Saturday, October 27, 2007

Choosing a president

Someone asked me recently: Who do you think would make the best candidate for President? Of all the candidates out their right now running, which one is the best?

I said, “Let’s look at it this way? In the last decade, who were the best presidents? And, what single quality did those people have that made them a good president?”

She smiled, looked at me, and said, “Okay, I’m listening.”

“Well, would you agree with me that Teddy Roosevelt, FDR, Kennedy and Ronald Reagan are the presidents, and that what quality they all shared was a good voice: they were all great communicators.”


“Because of that great skill at communicating, they were all able to sell their ideas to congress, and, most important, to the people. Ronald Reagan is a very good example, because he was a conservative and congress was mostly liberal. Yet, he managed to pass his conservative agenda through that congress. And because of that, he was dubbed by the media as, “The Great Communicator.”

“You say conservative, did you mean republican. Ronald Reagan was a republican and he had to deal with a democratic congress.”

“No, but you bring up a good point. The second most important quality I look for in deciding who will make a good president is whether they are an idea person or a party person.”

“Okay, so what’s the difference?”

“A political person, and you’d have to agree with me most presidents have been --”

“Go on.”

“A political person is a person… president… who will do anything he needs to do to get votes for, not only himself, but for his party. If that means supporting a conservative idea, then he will do that. If that means supporting a liberal idea, then he will do that. He, thus, is a political party president. He is either a republican or a democrat.”

“So, what’s an idea president?”

“An idea president is one who has an idea, a core set of beliefs, and no matter what party he is a member of, he will stick by his principals; stick by his ideas. Ronald Reagan is a perfect example of an idea president. He was a Kennedy conservative in the 60s, and he was a Kennedy conservative when he was a democratic governor of California. But, when the democratic party started supporting a more liberal agenda, he switched to the republican party because the democratic party no longer supported his views.

“You remember what he said.”

“That the democratic party left him. He didn’t leave the democratic party.”

“That’s right. And now you know why, because Ronald Reagan was a conservative. He didn’t change, the political parties did.”

“So, give me an example of a political president.”

“Well, that’s easy. George Bush is a political president, and so was Bill Clinton. Bill Clinton signed the Welfare Reform Bill into law not because he personally thought it was a good idea, but because he thought it would garnish more conservative support for the democratic party and for himself when he was running for president in 2004.”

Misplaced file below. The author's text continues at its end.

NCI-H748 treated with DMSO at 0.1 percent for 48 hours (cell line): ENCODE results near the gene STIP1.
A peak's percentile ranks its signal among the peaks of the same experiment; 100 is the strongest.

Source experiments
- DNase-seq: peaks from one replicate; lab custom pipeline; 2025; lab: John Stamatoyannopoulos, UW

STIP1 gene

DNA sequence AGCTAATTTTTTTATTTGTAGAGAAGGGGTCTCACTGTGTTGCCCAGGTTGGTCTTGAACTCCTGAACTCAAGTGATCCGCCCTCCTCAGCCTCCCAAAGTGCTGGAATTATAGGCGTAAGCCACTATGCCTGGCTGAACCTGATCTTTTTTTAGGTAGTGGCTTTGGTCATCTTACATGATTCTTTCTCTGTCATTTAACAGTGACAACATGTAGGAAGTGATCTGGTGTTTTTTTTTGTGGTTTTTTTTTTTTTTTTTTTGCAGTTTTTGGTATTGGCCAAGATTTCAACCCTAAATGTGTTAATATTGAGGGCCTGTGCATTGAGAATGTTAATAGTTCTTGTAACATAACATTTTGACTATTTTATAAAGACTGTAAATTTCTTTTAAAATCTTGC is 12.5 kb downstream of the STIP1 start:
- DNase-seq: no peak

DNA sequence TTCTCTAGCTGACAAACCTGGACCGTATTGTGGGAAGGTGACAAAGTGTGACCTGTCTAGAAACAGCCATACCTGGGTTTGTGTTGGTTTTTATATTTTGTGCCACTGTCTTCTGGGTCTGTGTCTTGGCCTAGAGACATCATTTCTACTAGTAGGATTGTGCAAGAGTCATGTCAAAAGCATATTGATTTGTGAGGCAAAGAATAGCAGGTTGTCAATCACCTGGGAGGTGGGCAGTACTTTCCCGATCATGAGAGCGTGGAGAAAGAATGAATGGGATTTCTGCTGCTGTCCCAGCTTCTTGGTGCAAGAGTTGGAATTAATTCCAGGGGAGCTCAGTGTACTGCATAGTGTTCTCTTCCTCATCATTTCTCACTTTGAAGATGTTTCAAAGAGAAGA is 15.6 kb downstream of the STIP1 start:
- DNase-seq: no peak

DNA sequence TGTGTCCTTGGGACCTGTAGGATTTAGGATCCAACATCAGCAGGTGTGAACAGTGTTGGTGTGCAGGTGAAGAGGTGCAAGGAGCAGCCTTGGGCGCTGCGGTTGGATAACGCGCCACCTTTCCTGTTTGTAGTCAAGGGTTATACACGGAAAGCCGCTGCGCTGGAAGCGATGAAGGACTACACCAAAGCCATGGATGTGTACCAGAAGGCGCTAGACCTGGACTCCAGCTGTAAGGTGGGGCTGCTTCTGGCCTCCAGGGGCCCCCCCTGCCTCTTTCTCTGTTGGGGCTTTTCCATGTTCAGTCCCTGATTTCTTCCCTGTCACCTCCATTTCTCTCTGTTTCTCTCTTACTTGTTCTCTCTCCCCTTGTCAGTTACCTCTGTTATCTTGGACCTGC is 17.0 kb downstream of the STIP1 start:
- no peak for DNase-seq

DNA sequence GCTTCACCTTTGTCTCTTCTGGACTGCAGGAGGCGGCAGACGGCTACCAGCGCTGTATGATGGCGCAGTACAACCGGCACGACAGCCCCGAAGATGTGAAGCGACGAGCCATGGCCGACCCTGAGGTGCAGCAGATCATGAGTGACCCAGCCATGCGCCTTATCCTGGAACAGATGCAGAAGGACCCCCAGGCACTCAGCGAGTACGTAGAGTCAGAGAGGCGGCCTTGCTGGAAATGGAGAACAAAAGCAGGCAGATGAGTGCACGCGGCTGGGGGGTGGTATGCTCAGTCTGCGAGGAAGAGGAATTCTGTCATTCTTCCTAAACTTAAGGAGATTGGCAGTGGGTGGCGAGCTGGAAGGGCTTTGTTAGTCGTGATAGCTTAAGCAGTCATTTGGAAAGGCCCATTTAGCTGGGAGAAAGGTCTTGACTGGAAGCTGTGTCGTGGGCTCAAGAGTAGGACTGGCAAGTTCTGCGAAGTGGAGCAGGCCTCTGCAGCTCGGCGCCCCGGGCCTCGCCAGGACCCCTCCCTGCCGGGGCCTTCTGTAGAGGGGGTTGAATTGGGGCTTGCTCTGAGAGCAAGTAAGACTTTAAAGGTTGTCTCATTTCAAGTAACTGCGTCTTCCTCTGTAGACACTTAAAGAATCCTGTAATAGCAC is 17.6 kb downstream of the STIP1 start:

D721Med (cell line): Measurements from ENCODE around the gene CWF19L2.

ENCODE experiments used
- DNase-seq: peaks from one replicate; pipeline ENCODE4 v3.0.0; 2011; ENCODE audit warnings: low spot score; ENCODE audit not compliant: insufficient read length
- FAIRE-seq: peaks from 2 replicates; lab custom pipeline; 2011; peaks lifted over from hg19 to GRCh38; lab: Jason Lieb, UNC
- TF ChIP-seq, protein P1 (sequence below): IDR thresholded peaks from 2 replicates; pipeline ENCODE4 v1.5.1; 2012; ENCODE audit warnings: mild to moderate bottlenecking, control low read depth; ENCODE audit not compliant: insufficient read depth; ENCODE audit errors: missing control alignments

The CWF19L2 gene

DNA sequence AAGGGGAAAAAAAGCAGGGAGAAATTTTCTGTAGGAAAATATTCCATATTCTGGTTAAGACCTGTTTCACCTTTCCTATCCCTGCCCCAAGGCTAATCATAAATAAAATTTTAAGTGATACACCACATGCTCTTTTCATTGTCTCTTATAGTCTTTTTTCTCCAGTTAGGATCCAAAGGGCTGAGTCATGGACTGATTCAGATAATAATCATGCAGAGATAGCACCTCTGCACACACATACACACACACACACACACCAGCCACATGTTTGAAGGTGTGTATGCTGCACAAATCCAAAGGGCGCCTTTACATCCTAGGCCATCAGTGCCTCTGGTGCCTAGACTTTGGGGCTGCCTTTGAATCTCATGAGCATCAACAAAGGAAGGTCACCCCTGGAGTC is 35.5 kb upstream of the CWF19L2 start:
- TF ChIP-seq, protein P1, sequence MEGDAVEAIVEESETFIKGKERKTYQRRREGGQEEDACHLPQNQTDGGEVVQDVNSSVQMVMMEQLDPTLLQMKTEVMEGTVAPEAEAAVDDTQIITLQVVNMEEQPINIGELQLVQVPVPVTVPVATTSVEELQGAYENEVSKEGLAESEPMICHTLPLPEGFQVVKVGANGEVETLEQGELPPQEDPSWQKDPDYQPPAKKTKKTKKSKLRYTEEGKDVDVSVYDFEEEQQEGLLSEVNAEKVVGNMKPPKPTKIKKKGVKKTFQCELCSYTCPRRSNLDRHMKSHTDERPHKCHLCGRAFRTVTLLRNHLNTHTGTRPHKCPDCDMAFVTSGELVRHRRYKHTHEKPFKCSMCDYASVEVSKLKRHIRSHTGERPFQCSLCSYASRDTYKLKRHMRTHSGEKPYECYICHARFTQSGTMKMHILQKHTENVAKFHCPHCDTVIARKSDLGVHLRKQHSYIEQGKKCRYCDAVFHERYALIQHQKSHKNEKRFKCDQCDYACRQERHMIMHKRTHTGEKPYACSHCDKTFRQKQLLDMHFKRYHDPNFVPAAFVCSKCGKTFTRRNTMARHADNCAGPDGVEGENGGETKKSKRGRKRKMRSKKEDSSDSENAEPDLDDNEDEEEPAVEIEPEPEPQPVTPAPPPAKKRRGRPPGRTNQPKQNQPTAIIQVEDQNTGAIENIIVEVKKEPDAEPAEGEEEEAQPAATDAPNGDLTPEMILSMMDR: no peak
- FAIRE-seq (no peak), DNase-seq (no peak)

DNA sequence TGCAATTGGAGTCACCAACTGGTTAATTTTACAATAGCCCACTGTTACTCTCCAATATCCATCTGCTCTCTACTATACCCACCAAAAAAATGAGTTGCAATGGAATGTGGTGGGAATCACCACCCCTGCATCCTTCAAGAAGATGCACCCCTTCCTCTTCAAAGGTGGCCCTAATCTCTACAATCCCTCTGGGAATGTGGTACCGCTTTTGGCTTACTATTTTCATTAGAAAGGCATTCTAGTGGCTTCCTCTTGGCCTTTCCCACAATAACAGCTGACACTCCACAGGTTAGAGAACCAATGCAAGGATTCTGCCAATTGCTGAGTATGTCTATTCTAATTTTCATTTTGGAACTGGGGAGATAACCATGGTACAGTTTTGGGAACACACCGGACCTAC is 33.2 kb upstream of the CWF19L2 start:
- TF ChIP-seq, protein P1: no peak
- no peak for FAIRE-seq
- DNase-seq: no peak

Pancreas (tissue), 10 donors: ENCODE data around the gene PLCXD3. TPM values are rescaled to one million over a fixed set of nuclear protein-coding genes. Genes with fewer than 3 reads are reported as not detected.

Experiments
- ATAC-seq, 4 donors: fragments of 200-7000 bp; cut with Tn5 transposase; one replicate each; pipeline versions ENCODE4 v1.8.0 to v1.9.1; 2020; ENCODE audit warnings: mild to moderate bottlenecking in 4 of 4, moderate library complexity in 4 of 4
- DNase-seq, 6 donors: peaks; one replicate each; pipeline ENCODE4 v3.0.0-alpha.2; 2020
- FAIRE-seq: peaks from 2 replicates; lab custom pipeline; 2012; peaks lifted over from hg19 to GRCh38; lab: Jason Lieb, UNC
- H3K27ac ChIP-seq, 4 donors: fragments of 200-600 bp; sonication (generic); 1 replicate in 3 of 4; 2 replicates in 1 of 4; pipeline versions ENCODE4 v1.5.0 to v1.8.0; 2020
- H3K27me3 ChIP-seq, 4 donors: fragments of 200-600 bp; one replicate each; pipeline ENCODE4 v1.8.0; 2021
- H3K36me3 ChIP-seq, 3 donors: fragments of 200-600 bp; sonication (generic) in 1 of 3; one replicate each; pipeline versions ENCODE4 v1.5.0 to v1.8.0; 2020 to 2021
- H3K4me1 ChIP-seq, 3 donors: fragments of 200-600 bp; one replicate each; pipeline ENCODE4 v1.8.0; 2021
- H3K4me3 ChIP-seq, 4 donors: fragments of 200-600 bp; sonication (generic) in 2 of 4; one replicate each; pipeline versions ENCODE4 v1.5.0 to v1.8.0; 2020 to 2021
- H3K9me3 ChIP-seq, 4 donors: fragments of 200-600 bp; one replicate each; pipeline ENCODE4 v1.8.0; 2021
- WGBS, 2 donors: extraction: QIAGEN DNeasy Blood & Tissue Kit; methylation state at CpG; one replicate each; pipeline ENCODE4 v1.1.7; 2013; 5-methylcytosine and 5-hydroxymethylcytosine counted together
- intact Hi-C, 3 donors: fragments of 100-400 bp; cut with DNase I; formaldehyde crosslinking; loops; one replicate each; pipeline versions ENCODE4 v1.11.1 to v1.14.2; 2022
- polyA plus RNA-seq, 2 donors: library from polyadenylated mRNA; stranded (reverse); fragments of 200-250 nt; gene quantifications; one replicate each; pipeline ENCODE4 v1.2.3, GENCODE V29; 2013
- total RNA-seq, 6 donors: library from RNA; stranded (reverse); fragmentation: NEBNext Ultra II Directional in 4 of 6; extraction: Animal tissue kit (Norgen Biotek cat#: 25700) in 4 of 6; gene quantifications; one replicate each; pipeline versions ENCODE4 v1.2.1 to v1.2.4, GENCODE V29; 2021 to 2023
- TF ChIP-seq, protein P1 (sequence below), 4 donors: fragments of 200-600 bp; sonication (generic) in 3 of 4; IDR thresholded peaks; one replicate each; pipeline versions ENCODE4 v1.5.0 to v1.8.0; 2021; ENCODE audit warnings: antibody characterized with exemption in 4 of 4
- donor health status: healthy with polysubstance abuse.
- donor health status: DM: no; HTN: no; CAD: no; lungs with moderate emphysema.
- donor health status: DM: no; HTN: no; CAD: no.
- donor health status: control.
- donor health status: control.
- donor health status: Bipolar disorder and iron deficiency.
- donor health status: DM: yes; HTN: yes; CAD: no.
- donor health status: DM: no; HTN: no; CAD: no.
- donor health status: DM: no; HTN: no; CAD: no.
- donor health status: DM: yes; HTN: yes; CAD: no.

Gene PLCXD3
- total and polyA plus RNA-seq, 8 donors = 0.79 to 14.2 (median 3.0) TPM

“So, you think that’s why George Bush supports the Immigration Bill, even though conservatives are against it? That’s why he called for going into Iraq, because he thought it would garnish him a stronghold on the conservative voter. That’s why he calls for conservative judges to the bench.”

“Close. I think you are correct on all accounts except for the judges. I really think Bush is a core Christian, and he would change to the democratic party if it supported his views on religion. I truly think Bush appoints conservative judges because they are Originalists, or rule by the Constitution, and not their opinion. Other than that, you are right on.”

“So, who makes the better president.”

“What do you think?”

“Obviously, the good communicator who is also an idea person. However, when he is running as president, he must run by his core values. He must stick to those ideas no matter what, or he will not win.”

“What do you mean?”

“Reagan and Al Gore are good examples. Reagan ran for President as a true conservative when he ran in 1976 when he lost in the primaries to Gerald R. Ford. Even though he lost, he stuck to the same values when he ran again in 1980, and he won in a landslide. Al Gore was another idea man. He was a liberal environmentalist to the core. But, when he ran for president, he didn’t run as an environmentalist. He ran as a democrat. Doing this, I think, was his major flaw.

“So, you think if Gore runs in 2008 that he would win if he ran as an environmentalist?”

“It wouldn’t guarantee it, but it would more closely sure up his base. People know him as an environmentalist, and he should run as such. You have to remember, Reagan run because he stuck to his ideas, he was a successful president because he stuck to his ideas. Gore lost because he didn’t.”

“So, who will you vote for?”

“I’m still researching, and, considering I won’t vote for myself, I will vote for, first of all, the person who most closely represents my ideas. I, too, have core ideas that are important to me. Which one of these candidates best represents my ideas.? Which one will select Originalist judges, which one will make sure taxes are not too much of a burden on the American people? Which one will veto frivolous spending bills?

“Then, when I limit my decision down to one or two, I will determine which one is the best pubic speaker, which one do I think has the best chance to convince the American people that his ideas are best for America.

“We may not find any one candidate of whom supports every idea that we hold in the core of our hearts, but which of these candidates is really, truly capable of defending America in the face of an Islamic terrorist threat. Who can convince not only you and me and Congress, but the rest of the world of what we need to do…

“Or, which of these candidates will be the next Teddy, FDR, Kennedy or Reagan? “

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